In the present study spectrophotometric determination of tebuconazole fungicide was carried out. For this purpose tebuconazole is first converted into a purple colored complex by reacting it with ferric chloride (III) in alkaline media. The proposed reaction mechanism is given as,


Scanning λmax for tebuconazole

The purple colored complex was scanned for various wavelengths (400-680 nm). As can be seen from Figure 1 the colored complex shows maximum absorbance at 530 nm. The obtained maximum wavelength (λmax) of the complex was used for further analysis of the tebuconazole fungicide.


Figure 1: Determination of λmax for teboconazole complex.

Optimization of ferric (III) chloride

For the concentration optimization of ferric chloride six solutions of drug were prepared each contain different concentration of ferric chloride and their absorbance were measured at 530 nm, the absorbance gradually increases and reaches the maximum value at 5 mol/L beyond it the absorbance decreases. As the Figure 2, shows that the solution of drug having 5 mol/L concentration of ferric chloride have high degree of capability to convert maximum amount of drug into complex which gives maximum absorbance. It is worth mentioning that; identical plot was also obtained by Shah et al. [16] in their study, concerning the optimization of ferric (III) chloride; although they applied Fenoxapropp- ethyl under similar experimental conditions. However, similar work is also reported by Jan et al. [17] for absorption vs. concentration of pesticide carbofuran.


Figure 2: Concentration optimization of Ferric chloride.

Volume optimization of ferric chloride

For the optimization of volume of ferric chloride seven solutions of drug was prepared in each sample various quantity (0.1-0.7 ml) of ferric chloride was added. The absorbance of these various complex solutions were measured at 530 nm, the solution having 0.5 ml of ferric chloride showed maximum absorbance as shown in Figure 3.


Figure 3: Volume optimization of Ferric chloride.

Optimization of sodium hydroxide

For the optimization of sodium hydroxide various concentrations ranging from 1-6 mol/L were prepared. Each of this sodium hydroxide was added to six different samples of tebuconazole complex. Initially as the concentration of sodium hydroxide raises the absorbance of the complex increases up to 2 mol/L as shown in Figure 4, followed by decreases in absorbance significantly. This is optimum concentration of sodium hydroxide at which complete complexation of tebuconazole occurs and maximum absorbance was observed.


Figure 4: Optimization of sodium hydroxide.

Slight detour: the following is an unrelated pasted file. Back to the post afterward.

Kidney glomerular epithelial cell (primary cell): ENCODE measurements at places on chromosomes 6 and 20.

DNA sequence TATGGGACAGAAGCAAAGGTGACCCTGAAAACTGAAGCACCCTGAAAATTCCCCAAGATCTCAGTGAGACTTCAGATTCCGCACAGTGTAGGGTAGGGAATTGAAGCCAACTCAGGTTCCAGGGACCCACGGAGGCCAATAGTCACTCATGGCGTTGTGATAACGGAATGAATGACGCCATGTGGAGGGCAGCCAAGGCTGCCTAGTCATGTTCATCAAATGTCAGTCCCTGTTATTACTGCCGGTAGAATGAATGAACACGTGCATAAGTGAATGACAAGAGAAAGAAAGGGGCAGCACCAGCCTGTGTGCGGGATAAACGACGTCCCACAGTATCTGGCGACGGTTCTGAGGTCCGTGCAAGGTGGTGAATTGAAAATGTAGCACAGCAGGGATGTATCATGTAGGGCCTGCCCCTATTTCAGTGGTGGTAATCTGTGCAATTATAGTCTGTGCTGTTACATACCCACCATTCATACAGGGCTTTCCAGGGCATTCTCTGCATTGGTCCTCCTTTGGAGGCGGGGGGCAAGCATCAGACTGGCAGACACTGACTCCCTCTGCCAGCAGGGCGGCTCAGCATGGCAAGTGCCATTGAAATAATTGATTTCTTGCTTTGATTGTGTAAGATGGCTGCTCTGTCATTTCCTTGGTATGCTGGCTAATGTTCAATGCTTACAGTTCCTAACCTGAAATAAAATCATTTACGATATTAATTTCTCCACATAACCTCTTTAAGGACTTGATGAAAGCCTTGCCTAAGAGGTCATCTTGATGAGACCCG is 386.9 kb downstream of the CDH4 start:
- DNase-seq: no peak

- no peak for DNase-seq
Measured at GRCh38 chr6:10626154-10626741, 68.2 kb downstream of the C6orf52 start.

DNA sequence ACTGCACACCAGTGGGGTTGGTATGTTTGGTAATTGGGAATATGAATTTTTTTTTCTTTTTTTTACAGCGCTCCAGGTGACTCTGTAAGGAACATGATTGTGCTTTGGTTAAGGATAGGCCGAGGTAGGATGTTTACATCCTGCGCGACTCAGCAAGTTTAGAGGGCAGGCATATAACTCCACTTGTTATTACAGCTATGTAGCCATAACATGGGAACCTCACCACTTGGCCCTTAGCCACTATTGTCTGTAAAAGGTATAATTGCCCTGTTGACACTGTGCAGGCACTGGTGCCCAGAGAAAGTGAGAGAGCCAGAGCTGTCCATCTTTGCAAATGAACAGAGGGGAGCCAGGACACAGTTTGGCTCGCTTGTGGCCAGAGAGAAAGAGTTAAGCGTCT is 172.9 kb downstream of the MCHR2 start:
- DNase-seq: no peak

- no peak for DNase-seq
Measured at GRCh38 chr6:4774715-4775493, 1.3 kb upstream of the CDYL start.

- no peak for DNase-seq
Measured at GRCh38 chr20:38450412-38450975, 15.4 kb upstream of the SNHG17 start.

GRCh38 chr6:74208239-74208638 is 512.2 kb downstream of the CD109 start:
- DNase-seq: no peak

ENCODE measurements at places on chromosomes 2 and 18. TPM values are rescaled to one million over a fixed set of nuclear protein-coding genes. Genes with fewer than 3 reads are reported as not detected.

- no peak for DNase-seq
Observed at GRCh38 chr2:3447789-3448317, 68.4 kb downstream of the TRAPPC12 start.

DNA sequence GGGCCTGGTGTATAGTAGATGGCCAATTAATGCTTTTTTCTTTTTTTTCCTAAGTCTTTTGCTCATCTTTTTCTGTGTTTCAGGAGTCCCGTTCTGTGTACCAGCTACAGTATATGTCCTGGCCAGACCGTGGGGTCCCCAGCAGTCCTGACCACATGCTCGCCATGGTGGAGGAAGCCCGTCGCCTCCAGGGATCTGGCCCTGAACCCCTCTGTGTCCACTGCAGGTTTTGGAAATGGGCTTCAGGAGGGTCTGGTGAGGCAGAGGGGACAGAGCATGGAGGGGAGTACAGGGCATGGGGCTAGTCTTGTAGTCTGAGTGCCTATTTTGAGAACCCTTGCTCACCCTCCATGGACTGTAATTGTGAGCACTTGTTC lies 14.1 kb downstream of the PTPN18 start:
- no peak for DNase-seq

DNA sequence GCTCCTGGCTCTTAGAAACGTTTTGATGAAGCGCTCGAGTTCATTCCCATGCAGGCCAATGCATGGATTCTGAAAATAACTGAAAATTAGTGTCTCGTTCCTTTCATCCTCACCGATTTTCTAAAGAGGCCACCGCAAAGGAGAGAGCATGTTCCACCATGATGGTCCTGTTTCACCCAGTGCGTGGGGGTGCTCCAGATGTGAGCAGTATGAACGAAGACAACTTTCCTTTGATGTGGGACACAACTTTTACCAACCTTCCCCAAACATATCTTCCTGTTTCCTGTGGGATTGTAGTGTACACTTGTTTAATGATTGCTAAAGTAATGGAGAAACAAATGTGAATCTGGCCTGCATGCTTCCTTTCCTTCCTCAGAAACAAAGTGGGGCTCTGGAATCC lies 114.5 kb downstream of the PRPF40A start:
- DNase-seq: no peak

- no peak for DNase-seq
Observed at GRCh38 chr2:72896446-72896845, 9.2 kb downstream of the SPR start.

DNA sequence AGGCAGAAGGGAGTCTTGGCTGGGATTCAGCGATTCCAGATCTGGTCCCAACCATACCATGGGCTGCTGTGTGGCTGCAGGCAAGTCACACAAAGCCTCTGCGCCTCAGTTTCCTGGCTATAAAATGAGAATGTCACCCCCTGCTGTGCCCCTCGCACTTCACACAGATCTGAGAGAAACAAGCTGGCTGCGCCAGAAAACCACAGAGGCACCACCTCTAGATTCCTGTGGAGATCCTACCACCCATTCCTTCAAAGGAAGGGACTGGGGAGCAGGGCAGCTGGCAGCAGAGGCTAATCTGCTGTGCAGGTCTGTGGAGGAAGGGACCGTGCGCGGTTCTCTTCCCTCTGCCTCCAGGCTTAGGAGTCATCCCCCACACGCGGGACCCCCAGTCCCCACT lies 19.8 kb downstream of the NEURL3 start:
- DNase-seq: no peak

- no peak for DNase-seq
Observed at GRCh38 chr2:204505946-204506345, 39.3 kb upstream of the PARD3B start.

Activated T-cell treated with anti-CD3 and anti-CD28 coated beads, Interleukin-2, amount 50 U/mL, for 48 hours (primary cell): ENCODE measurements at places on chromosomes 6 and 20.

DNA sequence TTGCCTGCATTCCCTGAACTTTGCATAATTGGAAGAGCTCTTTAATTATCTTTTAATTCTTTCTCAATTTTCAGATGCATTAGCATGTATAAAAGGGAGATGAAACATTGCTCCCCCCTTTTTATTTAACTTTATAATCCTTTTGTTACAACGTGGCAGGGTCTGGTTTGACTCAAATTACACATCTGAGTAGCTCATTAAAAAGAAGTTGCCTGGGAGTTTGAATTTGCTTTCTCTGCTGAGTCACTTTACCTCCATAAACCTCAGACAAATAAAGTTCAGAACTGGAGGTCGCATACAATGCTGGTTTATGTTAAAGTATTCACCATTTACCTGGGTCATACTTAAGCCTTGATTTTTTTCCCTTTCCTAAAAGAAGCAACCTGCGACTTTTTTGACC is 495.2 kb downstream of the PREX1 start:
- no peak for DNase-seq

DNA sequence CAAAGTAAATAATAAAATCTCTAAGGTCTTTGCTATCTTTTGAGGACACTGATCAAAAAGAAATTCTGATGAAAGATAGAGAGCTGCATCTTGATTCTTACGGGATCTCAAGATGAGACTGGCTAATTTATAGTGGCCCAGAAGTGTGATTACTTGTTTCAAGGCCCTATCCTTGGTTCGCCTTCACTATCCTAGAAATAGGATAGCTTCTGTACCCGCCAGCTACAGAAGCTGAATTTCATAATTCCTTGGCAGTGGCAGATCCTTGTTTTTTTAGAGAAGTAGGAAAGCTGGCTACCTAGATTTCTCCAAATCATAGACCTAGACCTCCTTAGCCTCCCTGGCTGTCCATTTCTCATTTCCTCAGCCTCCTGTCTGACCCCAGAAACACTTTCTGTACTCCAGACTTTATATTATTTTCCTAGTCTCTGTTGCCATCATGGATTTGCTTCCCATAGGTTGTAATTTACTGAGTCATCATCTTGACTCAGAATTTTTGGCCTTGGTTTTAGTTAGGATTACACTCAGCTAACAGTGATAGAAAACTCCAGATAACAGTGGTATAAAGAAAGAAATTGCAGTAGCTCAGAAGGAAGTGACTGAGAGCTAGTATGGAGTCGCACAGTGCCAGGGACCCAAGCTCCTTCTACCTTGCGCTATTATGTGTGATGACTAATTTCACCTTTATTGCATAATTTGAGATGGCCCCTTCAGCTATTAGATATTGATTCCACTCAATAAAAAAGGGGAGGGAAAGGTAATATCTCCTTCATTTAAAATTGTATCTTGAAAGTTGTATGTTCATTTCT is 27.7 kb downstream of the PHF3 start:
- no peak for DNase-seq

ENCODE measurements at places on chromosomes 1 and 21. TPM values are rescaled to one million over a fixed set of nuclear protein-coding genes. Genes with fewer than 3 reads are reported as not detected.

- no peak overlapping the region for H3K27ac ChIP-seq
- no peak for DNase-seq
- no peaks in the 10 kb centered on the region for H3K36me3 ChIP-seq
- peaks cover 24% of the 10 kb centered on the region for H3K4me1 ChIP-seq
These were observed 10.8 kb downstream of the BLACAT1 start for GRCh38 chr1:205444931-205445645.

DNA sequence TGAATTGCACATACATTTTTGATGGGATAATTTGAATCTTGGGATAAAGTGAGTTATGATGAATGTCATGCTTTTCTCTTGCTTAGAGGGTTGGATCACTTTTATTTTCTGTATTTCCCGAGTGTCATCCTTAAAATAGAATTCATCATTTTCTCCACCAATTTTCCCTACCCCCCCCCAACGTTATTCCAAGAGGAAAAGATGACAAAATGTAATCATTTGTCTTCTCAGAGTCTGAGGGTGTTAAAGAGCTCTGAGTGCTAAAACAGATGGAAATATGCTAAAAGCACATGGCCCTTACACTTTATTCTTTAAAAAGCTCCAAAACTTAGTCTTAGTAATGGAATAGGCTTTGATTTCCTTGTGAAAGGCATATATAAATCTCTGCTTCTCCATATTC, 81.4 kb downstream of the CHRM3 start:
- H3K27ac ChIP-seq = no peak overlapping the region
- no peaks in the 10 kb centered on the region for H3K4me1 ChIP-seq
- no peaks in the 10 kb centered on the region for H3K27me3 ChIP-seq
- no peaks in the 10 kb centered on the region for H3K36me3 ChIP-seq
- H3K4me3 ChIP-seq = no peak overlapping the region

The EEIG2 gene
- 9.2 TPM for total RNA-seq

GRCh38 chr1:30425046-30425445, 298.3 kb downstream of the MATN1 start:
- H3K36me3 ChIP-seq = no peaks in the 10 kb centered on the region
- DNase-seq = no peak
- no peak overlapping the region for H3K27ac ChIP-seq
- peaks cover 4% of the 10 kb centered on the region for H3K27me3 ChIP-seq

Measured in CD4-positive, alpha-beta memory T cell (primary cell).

Volume optimization of sodium hydroxide

For investigation of the optimum volume of sodium hydroxide at which maximum complexation takes place, various volume ranging 0.1- 0.7 ml were added to tebuconazole. In Figure 5 shows the optimum volume of sodium hydroxide (0.4 ml) at which tebuconazole exhibits maximum absorbance. The complex at this alkaline media shows maximum absorbance as this optimum volume provides most favorable condition for complexation [16].


Figure 5: Volume optimization of NaOH.

Stability of colored complex

To check the stability of the final reaction product, the effect of time was studied upto 3 days (72 h) with the interval of 2 h. The colored reaction product was found to be stable for about 2 days (48 h).

Analytical characteristics

The absorbance concentration curve was found linear over the concentration of 0.2-20 μg mL-1. The molar absorbitivity of the resulting yellow coloured product was found to be 2.1×104 Lmol-1 cm-1 with limit of detection (3s/b) and quantification(10s/b) of 0.05 and 0.2 μg mL-1 respectively, where s is the slope and b is the intercept. For more confirmation of the analtical applications of the proposed method, the standered addition method was applied to a commmercial product. The recovery studied were carried out after adding known quantities of authentic standared to the pre-analyzed formulation. The percentage recoveries were in the range of 93.68-96.66%. The value obtained for commericial formulation was comparable with the labeled value.

Verification of Beer Lambert law

For the verification of Beer’s Lambert law a calibration curve between concentration and absorbance was plotted in Figure 6. The figure shows a linear relation between concentration and absorbance till 20 μg mL-1 concentration and beyond that concentration deviation was observed. In other words the Beer‘s Lamberts law was obeyed up to concentration 20 μg mL-1 (Table 1).


Figure 6: Calibration curve approving Beer lambert’s law.


Characteristics Analysis
λmax(nm) 530
Colour Purple
Calibration Curve Range (µg/mL-1) 0.2-20
Slope 0.0287
Limit of detection(µg/mL-1) 0.05
Limit of quantification(µg/mL-1) 0.2
Molar absorbtivity(L.mol-1cm-1) 2.1×104

Table 1: The optimum conditions for the highest absorption due to maximum colored product formation were investigated.


The proposed method described for spectrophotometric determination of tebuconazole is simple, rapid and cost-effective as compared to the reported chromatographic methods for determination of tebuconazole. The color of the final product is stable at room temperature for two days and the limit of quantification shows that the developed method can be used to determine tebuconazole at lower concentration in different samples. The optimum conditions for the highest absorption due to maximum colored product formation were investigated.